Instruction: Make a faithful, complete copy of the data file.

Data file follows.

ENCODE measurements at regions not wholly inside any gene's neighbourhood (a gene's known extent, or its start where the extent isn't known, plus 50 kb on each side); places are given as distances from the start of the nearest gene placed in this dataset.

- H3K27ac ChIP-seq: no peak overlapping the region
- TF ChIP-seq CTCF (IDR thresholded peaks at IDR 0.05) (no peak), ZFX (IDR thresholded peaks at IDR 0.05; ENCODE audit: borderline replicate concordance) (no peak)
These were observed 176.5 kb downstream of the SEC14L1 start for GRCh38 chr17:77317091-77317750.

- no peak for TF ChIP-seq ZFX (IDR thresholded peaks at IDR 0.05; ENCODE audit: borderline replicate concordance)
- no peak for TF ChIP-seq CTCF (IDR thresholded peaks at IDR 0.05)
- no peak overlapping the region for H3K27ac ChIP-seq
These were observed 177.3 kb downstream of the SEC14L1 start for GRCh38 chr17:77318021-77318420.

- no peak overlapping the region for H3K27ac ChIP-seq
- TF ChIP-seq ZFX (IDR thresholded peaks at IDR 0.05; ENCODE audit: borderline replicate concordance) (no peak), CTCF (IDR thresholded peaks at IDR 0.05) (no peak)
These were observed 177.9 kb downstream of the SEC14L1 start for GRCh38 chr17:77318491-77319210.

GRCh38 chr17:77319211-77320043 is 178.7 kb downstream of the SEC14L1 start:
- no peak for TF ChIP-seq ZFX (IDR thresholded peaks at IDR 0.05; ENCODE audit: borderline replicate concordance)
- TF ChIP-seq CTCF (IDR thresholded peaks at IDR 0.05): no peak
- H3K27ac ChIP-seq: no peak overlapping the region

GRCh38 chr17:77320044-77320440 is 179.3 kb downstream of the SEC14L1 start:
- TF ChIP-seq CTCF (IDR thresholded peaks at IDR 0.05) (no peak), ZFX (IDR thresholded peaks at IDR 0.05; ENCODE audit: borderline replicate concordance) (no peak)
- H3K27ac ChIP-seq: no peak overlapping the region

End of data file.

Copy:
ENCODE measurements at regions not wholly inside any gene's neighbourhood (a gene's known extent, or its start where the extent isn't known, plus 50 kb on each side); places are given as distances from the start of the nearest gene placed in this dataset.

- H3K27ac ChIP-seq: no peak overlapping the region
- TF ChIP-seq CTCF (IDR thresholded peaks at IDR 0.05) (no peak), ZFX (IDR thresholded peaks at IDR 0.05; ENCODE audit: borderline replicate concordance) (no peak)
These were observed 176.5 kb downstream of the SEC14L1 start for GRCh38 chr17:77317091-77317750.

- no peak for TF ChIP-seq ZFX (IDR thresholded peaks at IDR 0.05; ENCODE audit: borderline replicate concordance)
- no peak for TF ChIP-seq CTCF (IDR thresholded peaks at IDR 0.05)
- no peak overlapping the region for H3K27ac ChIP-seq
These were observed 177.3 kb downstream of the SEC14L1 start for GRCh38 chr17:77318021-77318420.

- no peak overlapping the region for H3K27ac ChIP-seq
- TF ChIP-seq ZFX (IDR thresholded peaks at IDR 0.05; ENCODE audit: borderline replicate concordance) (no peak), CTCF (IDR thresholded peaks at IDR 0.05) (no peak)
These were observed 177.9 kb downstream of the SEC14L1 start for GRCh38 chr17:77318491-77319210.

GRCh38 chr17:77319211-77320043 is 178.7 kb downstream of the SEC14L1 start:
- no peak for TF ChIP-seq ZFX (IDR thresholded peaks at IDR 0.05; ENCODE audit: borderline replicate concordance)
- TF ChIP-seq CTCF (IDR thresholded peaks at IDR 0.05): no peak
- H3K27ac ChIP-seq: no peak overlapping the region

GRCh38 chr17:77320044-77320440 is 179.3 kb downstream of the SEC14L1 start:
- TF ChIP-seq CTCF (IDR thresholded peaks at IDR 0.05) (no peak), ZFX (IDR thresholded peaks at IDR 0.05; ENCODE audit: borderline replicate concordance) (no peak)
- H3K27ac ChIP-seq: no peak overlapping the region